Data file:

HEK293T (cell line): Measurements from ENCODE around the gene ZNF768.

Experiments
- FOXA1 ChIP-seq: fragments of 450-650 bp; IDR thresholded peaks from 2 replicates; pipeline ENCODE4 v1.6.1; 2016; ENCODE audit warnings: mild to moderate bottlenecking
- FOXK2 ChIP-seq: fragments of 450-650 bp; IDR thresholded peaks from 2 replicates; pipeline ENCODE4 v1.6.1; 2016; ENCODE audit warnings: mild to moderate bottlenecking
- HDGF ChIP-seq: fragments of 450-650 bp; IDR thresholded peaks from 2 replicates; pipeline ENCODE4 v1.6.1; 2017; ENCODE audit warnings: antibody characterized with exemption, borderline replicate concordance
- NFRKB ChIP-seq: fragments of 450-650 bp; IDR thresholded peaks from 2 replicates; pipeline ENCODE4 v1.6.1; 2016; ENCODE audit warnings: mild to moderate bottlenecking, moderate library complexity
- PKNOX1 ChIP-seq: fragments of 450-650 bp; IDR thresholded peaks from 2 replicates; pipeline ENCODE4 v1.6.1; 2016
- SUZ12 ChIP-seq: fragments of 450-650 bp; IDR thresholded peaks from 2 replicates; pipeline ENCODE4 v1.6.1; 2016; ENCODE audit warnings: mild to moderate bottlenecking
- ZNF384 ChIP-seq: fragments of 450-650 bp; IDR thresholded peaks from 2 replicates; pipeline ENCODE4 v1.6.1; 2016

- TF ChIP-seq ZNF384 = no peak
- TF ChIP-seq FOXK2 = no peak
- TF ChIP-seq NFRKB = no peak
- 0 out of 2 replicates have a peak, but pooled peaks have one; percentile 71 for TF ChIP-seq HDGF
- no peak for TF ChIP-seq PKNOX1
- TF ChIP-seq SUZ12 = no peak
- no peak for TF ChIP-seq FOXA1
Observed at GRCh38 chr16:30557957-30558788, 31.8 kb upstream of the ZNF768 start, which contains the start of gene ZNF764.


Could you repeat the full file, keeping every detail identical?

HEK293T (cell line): Measurements from ENCODE around the gene ZNF768.

Experiments
- FOXA1 ChIP-seq: fragments of 450-650 bp; IDR thresholded peaks from 2 replicates; pipeline ENCODE4 v1.6.1; 2016; ENCODE audit warnings: mild to moderate bottlenecking
- FOXK2 ChIP-seq: fragments of 450-650 bp; IDR thresholded peaks from 2 replicates; pipeline ENCODE4 v1.6.1; 2016; ENCODE audit warnings: mild to moderate bottlenecking
- HDGF ChIP-seq: fragments of 450-650 bp; IDR thresholded peaks from 2 replicates; pipeline ENCODE4 v1.6.1; 2017; ENCODE audit warnings: antibody characterized with exemption, borderline replicate concordance
- NFRKB ChIP-seq: fragments of 450-650 bp; IDR thresholded peaks from 2 replicates; pipeline ENCODE4 v1.6.1; 2016; ENCODE audit warnings: mild to moderate bottlenecking, moderate library complexity
- PKNOX1 ChIP-seq: fragments of 450-650 bp; IDR thresholded peaks from 2 replicates; pipeline ENCODE4 v1.6.1; 2016
- SUZ12 ChIP-seq: fragments of 450-650 bp; IDR thresholded peaks from 2 replicates; pipeline ENCODE4 v1.6.1; 2016; ENCODE audit warnings: mild to moderate bottlenecking
- ZNF384 ChIP-seq: fragments of 450-650 bp; IDR thresholded peaks from 2 replicates; pipeline ENCODE4 v1.6.1; 2016

- TF ChIP-seq ZNF384 = no peak
- TF ChIP-seq FOXK2 = no peak
- TF ChIP-seq NFRKB = no peak
- 0 out of 2 replicates have a peak, but pooled peaks have one; percentile 71 for TF ChIP-seq HDGF
- no peak for TF ChIP-seq PKNOX1
- TF ChIP-seq SUZ12 = no peak
- no peak for TF ChIP-seq FOXA1
Observed at GRCh38 chr16:30557957-30558788, 31.8 kb upstream of the ZNF768 start, which contains the start of gene ZNF764.